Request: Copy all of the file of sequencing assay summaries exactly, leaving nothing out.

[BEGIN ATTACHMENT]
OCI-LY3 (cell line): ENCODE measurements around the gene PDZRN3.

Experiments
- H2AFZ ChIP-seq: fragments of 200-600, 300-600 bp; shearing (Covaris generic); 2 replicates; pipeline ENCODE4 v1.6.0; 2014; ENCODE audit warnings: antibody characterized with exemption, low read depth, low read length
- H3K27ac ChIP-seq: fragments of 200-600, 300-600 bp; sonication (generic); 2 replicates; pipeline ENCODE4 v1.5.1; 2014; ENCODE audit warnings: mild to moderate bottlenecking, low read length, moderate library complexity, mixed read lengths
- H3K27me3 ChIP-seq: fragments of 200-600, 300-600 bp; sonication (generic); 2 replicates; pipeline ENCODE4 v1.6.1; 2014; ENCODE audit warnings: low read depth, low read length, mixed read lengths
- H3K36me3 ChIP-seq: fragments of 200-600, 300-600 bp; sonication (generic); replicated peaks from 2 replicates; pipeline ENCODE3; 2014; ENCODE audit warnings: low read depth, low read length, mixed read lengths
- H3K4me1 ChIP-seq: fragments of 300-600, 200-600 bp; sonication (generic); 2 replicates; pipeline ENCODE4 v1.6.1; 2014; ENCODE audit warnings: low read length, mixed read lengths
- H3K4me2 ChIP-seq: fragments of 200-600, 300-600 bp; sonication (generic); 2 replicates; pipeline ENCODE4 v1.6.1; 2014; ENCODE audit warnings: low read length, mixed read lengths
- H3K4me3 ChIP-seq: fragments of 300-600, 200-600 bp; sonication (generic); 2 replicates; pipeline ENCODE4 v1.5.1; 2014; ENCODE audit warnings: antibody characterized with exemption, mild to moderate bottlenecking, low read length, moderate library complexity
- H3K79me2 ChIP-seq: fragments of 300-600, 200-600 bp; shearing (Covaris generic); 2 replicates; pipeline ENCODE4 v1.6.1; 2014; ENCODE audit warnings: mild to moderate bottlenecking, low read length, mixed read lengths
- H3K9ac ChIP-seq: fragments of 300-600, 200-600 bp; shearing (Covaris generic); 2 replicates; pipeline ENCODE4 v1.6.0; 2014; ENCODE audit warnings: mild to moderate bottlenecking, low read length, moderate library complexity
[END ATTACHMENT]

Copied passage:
OCI-LY3 (cell line): ENCODE measurements around the gene PDZRN3.

Experiments
- H2AFZ ChIP-seq: fragments of 200-600, 300-600 bp; shearing (Covaris generic); 2 replicates; pipeline ENCODE4 v1.6.0; 2014; ENCODE audit warnings: antibody characterized with exemption, low read depth, low read length
- H3K27ac ChIP-seq: fragments of 200-600, 300-600 bp; sonication (generic); 2 replicates; pipeline ENCODE4 v1.5.1; 2014; ENCODE audit warnings: mild to moderate bottlenecking, low read length, moderate library complexity, mixed read lengths
- H3K27me3 ChIP-seq: fragments of 200-600, 300-600 bp; sonication (generic); 2 replicates; pipeline ENCODE4 v1.6.1; 2014; ENCODE audit warnings: low read depth, low read length, mixed read lengths
- H3K36me3 ChIP-seq: fragments of 200-600, 300-600 bp; sonication (generic); replicated peaks from 2 replicates; pipeline ENCODE3; 2014; ENCODE audit warnings: low read depth, low read length, mixed read lengths
- H3K4me1 ChIP-seq: fragments of 300-600, 200-600 bp; sonication (generic); 2 replicates; pipeline ENCODE4 v1.6.1; 2014; ENCODE audit warnings: low read length, mixed read lengths
- H3K4me2 ChIP-seq: fragments of 200-600, 300-600 bp; sonication (generic); 2 replicates; pipeline ENCODE4 v1.6.1; 2014; ENCODE audit warnings: low read length, mixed read lengths
- H3K4me3 ChIP-seq: fragments of 300-600, 200-600 bp; sonication (generic); 2 replicates; pipeline ENCODE4 v1.5.1; 2014; ENCODE audit warnings: antibody characterized with exemption, mild to moderate bottlenecking, low read length, moderate library complexity
- H3K79me2 ChIP-seq: fragments of 300-600, 200-600 bp; shearing (Covaris generic); 2 replicates; pipeline ENCODE4 v1.6.1; 2014; ENCODE audit warnings: mild to moderate bottlenecking, low read length, mixed read lengths
- H3K9ac ChIP-seq: fragments of 300-600, 200-600 bp; shearing (Covaris generic); 2 replicates; pipeline ENCODE4 v1.6.0; 2014; ENCODE audit warnings: mild to moderate bottlenecking, low read length, moderate library complexity